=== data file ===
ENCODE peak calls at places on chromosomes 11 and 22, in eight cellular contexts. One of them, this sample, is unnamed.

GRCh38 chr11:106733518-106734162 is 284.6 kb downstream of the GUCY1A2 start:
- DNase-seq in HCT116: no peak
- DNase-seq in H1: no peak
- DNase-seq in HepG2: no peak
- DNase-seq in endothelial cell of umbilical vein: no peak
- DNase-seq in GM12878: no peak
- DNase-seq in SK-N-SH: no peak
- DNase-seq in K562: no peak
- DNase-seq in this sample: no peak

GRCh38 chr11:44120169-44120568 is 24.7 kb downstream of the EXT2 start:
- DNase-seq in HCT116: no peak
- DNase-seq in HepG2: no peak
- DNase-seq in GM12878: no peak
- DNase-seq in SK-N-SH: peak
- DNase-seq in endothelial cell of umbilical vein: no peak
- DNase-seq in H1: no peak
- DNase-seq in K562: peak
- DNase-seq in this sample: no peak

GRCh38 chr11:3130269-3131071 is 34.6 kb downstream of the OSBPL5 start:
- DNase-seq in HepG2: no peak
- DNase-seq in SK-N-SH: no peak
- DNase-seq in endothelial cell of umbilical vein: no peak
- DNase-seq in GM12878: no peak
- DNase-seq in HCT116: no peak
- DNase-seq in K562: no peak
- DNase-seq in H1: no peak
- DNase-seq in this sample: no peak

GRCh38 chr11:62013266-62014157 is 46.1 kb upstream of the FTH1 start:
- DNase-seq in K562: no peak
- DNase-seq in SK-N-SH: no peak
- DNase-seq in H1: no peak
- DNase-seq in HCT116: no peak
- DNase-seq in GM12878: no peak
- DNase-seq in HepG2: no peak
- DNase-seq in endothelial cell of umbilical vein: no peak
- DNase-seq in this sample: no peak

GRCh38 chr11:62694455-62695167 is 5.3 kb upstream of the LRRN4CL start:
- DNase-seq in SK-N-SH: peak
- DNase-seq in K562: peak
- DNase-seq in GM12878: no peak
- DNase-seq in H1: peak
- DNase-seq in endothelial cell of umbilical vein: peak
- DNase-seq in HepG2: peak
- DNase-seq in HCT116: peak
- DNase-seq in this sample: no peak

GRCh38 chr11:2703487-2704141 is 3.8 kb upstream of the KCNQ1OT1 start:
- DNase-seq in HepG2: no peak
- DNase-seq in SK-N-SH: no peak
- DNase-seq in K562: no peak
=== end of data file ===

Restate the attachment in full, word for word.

ENCODE peak calls at places on chromosomes 11 and 22, in eight cellular contexts. One of them, this sample, is unnamed.

GRCh38 chr11:106733518-106734162 is 284.6 kb downstream of the GUCY1A2 start:
- DNase-seq in HCT116: no peak
- DNase-seq in H1: no peak
- DNase-seq in HepG2: no peak
- DNase-seq in endothelial cell of umbilical vein: no peak
- DNase-seq in GM12878: no peak
- DNase-seq in SK-N-SH: no peak
- DNase-seq in K562: no peak
- DNase-seq in this sample: no peak

GRCh38 chr11:44120169-44120568 is 24.7 kb downstream of the EXT2 start:
- DNase-seq in HCT116: no peak
- DNase-seq in HepG2: no peak
- DNase-seq in GM12878: no peak
- DNase-seq in SK-N-SH: peak
- DNase-seq in endothelial cell of umbilical vein: no peak
- DNase-seq in H1: no peak
- DNase-seq in K562: peak
- DNase-seq in this sample: no peak

GRCh38 chr11:3130269-3131071 is 34.6 kb downstream of the OSBPL5 start:
- DNase-seq in HepG2: no peak
- DNase-seq in SK-N-SH: no peak
- DNase-seq in endothelial cell of umbilical vein: no peak
- DNase-seq in GM12878: no peak
- DNase-seq in HCT116: no peak
- DNase-seq in K562: no peak
- DNase-seq in H1: no peak
- DNase-seq in this sample: no peak

GRCh38 chr11:62013266-62014157 is 46.1 kb upstream of the FTH1 start:
- DNase-seq in K562: no peak
- DNase-seq in SK-N-SH: no peak
- DNase-seq in H1: no peak
- DNase-seq in HCT116: no peak
- DNase-seq in GM12878: no peak
- DNase-seq in HepG2: no peak
- DNase-seq in endothelial cell of umbilical vein: no peak
- DNase-seq in this sample: no peak

GRCh38 chr11:62694455-62695167 is 5.3 kb upstream of the LRRN4CL start:
- DNase-seq in SK-N-SH: peak
- DNase-seq in K562: peak
- DNase-seq in GM12878: no peak
- DNase-seq in H1: peak
- DNase-seq in endothelial cell of umbilical vein: peak
- DNase-seq in HepG2: peak
- DNase-seq in HCT116: peak
- DNase-seq in this sample: no peak

GRCh38 chr11:2703487-2704141 is 3.8 kb upstream of the KCNQ1OT1 start:
- DNase-seq in HepG2: no peak
- DNase-seq in SK-N-SH: no peak
- DNase-seq in K562: no peak